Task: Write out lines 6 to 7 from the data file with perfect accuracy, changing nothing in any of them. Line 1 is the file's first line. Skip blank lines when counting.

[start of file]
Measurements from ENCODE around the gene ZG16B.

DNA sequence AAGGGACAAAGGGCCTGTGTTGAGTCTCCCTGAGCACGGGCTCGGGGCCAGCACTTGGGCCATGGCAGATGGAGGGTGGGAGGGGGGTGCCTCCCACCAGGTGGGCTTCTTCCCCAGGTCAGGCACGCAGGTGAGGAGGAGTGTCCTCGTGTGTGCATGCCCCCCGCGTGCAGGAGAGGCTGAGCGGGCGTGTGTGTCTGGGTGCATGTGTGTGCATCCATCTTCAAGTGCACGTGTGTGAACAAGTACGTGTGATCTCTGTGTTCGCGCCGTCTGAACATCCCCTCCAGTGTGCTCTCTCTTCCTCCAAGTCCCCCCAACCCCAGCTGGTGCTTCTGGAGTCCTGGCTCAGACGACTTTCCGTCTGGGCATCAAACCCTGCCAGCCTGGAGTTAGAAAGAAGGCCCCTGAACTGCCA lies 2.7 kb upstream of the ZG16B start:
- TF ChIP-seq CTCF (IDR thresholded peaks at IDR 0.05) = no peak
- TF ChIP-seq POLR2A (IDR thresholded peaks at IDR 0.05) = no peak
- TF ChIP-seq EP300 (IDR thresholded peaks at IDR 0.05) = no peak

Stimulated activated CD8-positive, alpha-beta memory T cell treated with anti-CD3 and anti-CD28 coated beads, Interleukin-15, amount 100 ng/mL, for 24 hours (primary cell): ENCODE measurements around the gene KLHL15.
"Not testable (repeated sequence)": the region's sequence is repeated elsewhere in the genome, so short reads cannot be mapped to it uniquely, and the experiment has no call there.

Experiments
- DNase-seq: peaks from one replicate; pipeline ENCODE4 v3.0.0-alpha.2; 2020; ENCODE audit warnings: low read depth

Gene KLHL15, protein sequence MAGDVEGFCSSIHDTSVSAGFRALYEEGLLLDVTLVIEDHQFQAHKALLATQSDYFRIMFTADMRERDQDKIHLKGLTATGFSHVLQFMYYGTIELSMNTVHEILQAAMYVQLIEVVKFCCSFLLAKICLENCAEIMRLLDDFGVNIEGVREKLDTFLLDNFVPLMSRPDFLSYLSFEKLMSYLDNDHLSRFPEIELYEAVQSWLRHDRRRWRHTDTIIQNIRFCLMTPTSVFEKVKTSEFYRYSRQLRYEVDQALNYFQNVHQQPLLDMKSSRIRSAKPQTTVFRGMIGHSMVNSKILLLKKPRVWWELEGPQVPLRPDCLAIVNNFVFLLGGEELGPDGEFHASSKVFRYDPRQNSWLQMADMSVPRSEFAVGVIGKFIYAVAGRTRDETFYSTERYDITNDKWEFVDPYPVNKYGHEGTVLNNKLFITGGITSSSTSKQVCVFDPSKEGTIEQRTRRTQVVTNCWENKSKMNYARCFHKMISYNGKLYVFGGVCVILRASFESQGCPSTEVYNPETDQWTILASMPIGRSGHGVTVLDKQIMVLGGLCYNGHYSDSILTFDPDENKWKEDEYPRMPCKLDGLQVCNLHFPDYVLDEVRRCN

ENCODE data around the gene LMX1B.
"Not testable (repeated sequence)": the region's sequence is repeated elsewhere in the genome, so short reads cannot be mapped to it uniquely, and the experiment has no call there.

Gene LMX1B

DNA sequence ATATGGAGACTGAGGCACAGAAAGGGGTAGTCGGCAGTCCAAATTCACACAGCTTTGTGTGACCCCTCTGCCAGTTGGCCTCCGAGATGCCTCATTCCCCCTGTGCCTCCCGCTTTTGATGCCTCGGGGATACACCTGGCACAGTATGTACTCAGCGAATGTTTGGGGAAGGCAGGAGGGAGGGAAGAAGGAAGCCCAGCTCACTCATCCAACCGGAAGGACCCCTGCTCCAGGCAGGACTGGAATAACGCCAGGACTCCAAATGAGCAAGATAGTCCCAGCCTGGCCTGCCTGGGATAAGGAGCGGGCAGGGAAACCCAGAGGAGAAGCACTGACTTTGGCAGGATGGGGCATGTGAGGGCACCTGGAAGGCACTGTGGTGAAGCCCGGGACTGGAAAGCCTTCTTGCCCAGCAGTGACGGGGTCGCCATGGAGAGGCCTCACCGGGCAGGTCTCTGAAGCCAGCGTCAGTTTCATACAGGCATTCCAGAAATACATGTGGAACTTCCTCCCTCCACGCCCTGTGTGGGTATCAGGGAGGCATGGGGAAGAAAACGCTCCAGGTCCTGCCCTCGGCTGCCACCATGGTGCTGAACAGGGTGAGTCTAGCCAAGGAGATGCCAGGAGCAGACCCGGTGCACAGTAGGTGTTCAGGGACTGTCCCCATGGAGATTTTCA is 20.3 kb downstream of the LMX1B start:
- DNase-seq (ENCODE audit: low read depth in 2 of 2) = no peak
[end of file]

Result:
Stimulated activated CD8-positive, alpha-beta memory T cell treated with anti-CD3 and anti-CD28 coated beads, Interleukin-15, amount 100 ng/mL, for 24 hours (primary cell): ENCODE measurements around the gene KLHL15.
"Not testable (repeated sequence)": the region's sequence is repeated elsewhere in the genome, so short reads cannot be mapped to it uniquely, and the experiment has no call there.